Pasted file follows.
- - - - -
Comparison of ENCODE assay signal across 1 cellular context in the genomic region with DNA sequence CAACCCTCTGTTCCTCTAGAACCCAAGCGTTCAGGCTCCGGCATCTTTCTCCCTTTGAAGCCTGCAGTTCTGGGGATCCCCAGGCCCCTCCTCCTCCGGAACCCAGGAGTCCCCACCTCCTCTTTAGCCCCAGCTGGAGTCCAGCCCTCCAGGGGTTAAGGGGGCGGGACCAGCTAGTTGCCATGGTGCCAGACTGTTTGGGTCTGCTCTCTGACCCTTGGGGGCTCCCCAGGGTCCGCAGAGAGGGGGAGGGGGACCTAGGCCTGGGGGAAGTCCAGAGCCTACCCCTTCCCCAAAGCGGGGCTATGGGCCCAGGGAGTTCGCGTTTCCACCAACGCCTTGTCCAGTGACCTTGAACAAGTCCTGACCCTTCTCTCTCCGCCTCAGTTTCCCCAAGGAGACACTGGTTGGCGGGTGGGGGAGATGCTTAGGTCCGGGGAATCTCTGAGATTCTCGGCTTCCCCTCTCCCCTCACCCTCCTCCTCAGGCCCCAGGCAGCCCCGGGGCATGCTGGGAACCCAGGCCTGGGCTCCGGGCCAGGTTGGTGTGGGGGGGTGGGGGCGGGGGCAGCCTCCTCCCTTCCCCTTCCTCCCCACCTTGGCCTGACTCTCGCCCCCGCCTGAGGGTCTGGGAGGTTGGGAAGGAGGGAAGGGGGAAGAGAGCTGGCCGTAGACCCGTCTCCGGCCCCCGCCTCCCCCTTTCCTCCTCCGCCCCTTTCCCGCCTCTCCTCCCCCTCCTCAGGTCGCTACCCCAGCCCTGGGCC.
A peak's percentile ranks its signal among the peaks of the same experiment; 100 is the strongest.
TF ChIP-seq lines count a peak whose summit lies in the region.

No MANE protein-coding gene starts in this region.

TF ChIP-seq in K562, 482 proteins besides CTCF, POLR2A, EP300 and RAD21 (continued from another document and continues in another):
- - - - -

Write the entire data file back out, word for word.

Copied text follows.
Comparison of ENCODE assay signal across 1 cellular context in the genomic region with DNA sequence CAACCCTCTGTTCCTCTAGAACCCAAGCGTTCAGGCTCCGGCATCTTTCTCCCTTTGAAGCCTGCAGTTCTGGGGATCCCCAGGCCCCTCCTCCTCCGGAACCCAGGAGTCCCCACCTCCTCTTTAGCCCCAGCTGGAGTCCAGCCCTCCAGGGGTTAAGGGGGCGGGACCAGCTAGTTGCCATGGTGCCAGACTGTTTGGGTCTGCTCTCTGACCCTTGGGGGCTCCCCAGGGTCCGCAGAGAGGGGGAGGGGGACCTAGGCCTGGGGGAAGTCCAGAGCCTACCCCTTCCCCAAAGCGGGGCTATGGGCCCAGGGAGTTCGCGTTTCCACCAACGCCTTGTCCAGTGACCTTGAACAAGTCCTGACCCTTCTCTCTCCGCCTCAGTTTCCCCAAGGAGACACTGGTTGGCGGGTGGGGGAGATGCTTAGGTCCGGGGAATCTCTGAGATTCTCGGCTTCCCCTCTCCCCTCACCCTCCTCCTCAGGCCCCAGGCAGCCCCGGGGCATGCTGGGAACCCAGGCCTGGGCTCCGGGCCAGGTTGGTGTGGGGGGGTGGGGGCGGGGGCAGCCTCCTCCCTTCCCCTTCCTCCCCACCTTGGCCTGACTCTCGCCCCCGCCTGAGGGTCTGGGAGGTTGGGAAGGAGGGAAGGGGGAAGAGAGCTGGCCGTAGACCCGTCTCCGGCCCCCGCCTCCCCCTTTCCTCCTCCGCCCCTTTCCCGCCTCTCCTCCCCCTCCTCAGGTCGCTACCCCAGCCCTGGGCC.
A peak's percentile ranks its signal among the peaks of the same experiment; 100 is the strongest.
TF ChIP-seq lines count a peak whose summit lies in the region.

No MANE protein-coding gene starts in this region.

TF ChIP-seq in K562, 482 proteins besides CTCF, POLR2A, EP300 and RAD21 (continued from another document and continues in another):